49. #49 speedwell
    November 26, 2008

    Raven, you are setting up straw men. No libertarian WANTS a business to racially (or otherwise) discriminate. Discrimination on the basis of anything but a person’s ability to do business is, frankly, bad for business. Would you shop at, or work for, a business that had a “whites only” sign on the door? Nobody here would, I bet. Neither would I. (They can just TRY that nonsense in the majority non-white neighborhood where I live in Houston.)

    But business owners should have the right to decide how to run the business that is their property, just the same way you should have the right to decide how, or whether, to spend your money.

  50. #50 Becksi
    November 26, 2008

    Religions make big claims of eternal paradise and various miracles. Isn’t that false advertising?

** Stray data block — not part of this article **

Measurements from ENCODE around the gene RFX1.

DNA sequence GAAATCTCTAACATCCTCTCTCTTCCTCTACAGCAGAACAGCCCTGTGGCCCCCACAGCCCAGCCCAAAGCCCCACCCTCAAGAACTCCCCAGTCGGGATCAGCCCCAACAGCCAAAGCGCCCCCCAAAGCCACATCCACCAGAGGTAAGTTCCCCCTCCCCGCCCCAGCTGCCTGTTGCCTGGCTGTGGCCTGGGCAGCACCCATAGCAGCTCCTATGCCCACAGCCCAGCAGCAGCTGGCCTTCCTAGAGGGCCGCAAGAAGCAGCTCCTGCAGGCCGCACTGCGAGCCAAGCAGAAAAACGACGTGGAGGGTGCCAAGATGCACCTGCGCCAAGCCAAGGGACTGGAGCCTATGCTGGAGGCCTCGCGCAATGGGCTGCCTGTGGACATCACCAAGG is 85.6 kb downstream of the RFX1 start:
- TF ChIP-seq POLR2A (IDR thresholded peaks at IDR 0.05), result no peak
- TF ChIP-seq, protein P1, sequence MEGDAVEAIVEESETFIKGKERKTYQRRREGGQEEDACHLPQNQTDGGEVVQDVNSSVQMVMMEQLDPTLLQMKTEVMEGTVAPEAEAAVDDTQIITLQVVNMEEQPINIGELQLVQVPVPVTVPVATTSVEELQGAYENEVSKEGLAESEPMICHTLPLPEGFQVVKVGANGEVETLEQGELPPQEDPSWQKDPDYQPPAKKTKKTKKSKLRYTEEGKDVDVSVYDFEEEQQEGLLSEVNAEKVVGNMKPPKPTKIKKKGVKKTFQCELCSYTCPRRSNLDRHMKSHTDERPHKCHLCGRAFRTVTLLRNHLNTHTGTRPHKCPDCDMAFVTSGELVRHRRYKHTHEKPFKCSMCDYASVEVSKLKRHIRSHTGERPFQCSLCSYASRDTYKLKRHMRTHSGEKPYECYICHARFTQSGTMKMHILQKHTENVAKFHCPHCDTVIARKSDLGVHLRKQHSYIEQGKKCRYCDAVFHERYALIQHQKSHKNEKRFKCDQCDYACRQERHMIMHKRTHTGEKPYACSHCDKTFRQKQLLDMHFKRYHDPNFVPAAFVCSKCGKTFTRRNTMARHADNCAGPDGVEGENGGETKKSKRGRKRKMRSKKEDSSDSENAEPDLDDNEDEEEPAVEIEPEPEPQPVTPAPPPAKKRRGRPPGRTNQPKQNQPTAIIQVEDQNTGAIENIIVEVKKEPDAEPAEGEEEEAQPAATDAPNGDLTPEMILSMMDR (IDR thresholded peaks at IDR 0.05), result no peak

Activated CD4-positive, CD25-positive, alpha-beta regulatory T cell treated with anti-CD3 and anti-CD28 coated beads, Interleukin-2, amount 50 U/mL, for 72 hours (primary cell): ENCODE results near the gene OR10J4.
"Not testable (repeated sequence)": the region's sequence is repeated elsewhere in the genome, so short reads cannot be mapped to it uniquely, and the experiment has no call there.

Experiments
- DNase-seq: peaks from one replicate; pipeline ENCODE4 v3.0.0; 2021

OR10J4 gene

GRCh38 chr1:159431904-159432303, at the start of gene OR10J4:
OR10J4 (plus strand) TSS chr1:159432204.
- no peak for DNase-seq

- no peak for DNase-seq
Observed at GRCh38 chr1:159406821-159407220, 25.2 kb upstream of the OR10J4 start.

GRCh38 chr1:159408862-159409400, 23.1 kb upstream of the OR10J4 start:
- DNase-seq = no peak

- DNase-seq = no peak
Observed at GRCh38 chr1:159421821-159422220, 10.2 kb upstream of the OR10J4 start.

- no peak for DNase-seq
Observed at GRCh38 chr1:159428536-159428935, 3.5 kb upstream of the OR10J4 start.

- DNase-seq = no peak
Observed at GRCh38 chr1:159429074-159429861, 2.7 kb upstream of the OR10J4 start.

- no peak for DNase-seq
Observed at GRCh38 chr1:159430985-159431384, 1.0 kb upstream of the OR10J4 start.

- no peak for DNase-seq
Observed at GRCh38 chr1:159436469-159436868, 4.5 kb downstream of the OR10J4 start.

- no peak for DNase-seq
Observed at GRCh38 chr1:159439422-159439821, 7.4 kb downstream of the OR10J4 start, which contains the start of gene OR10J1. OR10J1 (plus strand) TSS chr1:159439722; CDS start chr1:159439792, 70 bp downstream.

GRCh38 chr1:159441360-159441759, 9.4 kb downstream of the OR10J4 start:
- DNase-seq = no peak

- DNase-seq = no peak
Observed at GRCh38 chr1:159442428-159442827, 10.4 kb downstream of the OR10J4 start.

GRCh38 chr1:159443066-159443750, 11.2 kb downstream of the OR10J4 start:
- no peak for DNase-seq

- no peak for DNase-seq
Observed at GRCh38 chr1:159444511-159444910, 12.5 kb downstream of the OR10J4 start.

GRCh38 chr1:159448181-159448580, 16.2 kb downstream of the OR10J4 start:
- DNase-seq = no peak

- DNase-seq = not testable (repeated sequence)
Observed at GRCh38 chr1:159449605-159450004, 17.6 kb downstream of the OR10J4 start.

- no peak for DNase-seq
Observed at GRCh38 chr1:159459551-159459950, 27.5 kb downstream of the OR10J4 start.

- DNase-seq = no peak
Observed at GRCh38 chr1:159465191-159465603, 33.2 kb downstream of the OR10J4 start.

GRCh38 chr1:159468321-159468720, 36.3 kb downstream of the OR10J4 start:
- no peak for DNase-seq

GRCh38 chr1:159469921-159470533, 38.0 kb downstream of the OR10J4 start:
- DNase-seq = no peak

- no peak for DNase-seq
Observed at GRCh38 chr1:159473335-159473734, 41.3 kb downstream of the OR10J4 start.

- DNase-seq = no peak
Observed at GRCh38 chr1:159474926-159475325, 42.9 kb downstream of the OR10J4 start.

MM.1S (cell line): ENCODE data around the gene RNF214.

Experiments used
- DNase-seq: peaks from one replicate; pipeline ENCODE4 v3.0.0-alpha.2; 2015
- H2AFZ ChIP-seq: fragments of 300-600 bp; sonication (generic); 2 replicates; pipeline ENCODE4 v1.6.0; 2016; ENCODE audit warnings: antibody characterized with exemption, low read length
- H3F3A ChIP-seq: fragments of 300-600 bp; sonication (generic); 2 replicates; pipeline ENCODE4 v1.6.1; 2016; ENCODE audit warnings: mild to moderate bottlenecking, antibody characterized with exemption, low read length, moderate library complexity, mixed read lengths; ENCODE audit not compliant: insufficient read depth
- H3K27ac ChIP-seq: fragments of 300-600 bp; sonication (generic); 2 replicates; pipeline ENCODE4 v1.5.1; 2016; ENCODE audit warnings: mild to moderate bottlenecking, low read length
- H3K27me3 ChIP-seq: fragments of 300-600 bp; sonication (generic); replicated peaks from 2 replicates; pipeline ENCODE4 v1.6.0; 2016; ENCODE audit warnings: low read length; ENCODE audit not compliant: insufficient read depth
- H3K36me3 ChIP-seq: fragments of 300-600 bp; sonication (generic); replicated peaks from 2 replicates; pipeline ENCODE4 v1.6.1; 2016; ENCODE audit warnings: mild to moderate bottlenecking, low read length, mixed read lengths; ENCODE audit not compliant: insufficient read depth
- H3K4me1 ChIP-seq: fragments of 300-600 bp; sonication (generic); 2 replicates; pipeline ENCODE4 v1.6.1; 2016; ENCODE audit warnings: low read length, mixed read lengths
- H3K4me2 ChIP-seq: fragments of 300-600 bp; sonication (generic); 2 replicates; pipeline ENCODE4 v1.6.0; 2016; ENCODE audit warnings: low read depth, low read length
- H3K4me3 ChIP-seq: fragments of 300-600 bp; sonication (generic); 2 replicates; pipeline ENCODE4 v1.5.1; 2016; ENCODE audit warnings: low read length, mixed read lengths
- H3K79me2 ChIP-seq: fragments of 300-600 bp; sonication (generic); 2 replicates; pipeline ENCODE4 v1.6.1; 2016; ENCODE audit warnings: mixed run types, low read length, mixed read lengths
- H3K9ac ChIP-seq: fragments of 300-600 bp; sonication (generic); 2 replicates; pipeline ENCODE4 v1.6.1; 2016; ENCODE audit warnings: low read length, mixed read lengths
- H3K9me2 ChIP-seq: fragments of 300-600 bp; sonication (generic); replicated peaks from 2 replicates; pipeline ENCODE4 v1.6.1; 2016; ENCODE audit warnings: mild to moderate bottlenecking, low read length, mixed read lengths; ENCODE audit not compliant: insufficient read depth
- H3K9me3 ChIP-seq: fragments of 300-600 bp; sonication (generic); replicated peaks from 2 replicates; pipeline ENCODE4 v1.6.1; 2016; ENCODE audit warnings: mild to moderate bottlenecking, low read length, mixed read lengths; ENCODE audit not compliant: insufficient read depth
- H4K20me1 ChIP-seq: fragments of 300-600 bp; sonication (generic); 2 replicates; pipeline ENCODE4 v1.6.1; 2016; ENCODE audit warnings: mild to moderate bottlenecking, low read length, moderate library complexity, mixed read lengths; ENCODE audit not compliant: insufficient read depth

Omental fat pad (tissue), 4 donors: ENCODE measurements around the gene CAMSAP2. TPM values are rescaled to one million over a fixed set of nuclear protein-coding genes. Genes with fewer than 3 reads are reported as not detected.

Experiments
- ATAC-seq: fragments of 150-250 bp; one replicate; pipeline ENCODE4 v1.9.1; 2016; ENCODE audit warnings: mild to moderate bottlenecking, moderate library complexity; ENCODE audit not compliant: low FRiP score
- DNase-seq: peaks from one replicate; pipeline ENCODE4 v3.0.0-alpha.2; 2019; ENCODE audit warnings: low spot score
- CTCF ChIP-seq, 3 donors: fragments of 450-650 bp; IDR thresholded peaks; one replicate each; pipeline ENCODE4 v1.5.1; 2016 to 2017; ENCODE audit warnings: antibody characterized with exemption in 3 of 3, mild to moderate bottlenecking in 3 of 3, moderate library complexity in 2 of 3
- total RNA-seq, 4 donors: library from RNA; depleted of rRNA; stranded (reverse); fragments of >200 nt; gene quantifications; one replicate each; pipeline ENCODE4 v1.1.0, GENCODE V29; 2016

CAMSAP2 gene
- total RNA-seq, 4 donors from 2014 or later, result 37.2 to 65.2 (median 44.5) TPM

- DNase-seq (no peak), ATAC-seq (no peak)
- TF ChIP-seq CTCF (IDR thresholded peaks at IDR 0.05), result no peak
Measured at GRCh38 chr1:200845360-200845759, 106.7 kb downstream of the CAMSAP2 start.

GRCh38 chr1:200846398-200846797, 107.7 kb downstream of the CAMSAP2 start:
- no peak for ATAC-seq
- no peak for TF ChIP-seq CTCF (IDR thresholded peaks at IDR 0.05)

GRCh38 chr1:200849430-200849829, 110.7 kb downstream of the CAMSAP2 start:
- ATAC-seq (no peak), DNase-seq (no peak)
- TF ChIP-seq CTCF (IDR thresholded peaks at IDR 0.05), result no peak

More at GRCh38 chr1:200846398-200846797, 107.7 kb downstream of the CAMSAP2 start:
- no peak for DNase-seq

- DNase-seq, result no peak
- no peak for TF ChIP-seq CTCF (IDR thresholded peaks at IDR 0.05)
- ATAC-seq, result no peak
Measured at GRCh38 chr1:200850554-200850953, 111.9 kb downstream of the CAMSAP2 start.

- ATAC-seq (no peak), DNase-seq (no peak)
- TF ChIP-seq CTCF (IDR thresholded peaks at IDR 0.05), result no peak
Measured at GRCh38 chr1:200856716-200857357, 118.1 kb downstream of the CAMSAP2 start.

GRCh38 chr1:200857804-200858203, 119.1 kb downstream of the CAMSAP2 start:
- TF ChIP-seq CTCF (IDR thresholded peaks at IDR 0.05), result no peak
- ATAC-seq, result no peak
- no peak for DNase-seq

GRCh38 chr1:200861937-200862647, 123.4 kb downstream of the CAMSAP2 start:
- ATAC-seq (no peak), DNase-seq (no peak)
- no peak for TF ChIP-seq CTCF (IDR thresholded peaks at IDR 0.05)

51. #51 raven
    November 26, 2008

    There’s a difference between saying “we won’t sell advertising space to blacks/atheists/whoever” and saying “we won’t run advertisements for political or religious ideologies we disagree with”.

    There is no difference in this case. The advertising space is owned by the public. The advertising company doesn’t own it, they are agents or contractors of the bus line.

    Since when is the government in the business of censoring free speech or pushing one religion over another. Not legal in the USA.

  52. #52 tsg
    November 26, 2008

    IANAL but I’m not buying the line that the contract with the government makes a big difference. Newspapers run government-paid-for material and aren’t expected to provide an open forum (in any jurisdiction I know of).